1. ## valid arguement?

p goes to q
not p
therefore not q

I think this is invalid because while not q could be the case q could also be true since p is false. Is this sound logic?

p-->(q-->r)

q--> (p-->r)

therefore (p or q) --> r

I know this is invalid because I have the answer but I do not understand why??? Could someone please explan this? Thank you

2. Hello, frostking2!

Are you supposed to talk your way through these?
What methods have you been taught?
These can be solved with truth tables . . .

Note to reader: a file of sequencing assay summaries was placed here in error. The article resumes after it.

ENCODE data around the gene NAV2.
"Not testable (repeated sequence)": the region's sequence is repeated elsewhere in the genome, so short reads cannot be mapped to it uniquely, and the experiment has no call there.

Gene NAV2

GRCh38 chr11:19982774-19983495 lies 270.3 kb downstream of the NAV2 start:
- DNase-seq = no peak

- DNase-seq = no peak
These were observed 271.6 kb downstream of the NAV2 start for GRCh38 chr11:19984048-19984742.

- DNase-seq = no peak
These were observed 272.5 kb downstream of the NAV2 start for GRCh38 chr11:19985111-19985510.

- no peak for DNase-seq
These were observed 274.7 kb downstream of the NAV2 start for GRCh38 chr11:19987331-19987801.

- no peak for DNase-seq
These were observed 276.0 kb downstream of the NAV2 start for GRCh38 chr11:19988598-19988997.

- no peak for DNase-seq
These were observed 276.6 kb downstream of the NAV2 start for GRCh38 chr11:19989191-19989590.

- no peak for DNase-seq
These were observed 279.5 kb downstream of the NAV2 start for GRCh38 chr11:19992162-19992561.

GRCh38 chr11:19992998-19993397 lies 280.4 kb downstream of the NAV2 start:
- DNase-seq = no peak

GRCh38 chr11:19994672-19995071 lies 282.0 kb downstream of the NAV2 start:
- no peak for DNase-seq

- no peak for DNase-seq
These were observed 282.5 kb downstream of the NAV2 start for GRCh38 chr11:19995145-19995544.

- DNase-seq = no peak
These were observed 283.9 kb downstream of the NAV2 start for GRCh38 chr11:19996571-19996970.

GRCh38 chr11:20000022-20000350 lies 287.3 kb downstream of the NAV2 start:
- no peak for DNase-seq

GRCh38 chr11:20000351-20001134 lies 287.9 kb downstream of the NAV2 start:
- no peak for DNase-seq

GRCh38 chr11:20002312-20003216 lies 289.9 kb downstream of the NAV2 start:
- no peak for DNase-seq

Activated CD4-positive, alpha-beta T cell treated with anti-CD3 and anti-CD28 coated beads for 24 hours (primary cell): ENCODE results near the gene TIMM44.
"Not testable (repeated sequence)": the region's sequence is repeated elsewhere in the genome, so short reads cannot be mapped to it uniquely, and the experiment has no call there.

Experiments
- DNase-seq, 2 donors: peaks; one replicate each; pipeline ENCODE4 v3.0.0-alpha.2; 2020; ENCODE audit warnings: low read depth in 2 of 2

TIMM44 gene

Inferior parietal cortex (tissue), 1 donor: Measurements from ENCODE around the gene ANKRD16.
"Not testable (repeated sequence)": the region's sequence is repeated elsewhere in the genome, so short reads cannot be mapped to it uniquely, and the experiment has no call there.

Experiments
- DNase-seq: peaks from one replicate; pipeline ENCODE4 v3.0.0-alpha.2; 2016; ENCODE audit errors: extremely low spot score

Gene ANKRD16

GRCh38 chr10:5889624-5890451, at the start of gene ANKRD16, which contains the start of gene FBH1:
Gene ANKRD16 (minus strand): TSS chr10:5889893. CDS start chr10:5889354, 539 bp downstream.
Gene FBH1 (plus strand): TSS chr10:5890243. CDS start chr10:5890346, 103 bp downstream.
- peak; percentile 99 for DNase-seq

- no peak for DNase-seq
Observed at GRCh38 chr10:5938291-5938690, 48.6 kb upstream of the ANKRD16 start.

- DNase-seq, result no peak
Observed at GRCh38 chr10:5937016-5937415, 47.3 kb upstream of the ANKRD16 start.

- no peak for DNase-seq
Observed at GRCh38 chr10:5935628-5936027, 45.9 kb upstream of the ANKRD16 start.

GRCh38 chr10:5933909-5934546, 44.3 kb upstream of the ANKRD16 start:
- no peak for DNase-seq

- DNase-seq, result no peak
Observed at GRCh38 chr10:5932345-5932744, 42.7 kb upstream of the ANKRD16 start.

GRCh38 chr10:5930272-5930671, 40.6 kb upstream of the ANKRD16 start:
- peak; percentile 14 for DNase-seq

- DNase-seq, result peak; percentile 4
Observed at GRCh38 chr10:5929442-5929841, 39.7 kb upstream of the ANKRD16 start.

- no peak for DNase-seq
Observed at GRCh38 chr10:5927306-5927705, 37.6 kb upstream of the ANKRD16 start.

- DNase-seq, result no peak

$\begin{array}{c}p \to q\\
\sim p \\ \hline
\therefore\;\sim q\end{array}$
This is reasoning by the Inverse . . . which is invalid.

Or we can run this through a truth table: . $\left[(p \to q)\:\wedge \sim p\right] \to \:\sim q$

$\begin{array}{cc} & p \to (q\to r) \\
& q \to (p \to r) \\ \hline
\therefore & (p \vee q) \to r \end{array}$
Make a truth table for: . $\bigg(\left[p\to (q\to r)\right] \wedge \left[q\to(p\to r)\right]\bigg) \:\to\:\left[(p \vee r) \to r\right]$

3. for frostking2's 2nd question, is there an easier way to do this? cause i stink at making truth tables, and constantly make mistakes on them...
Have a great one, and thanks in advance...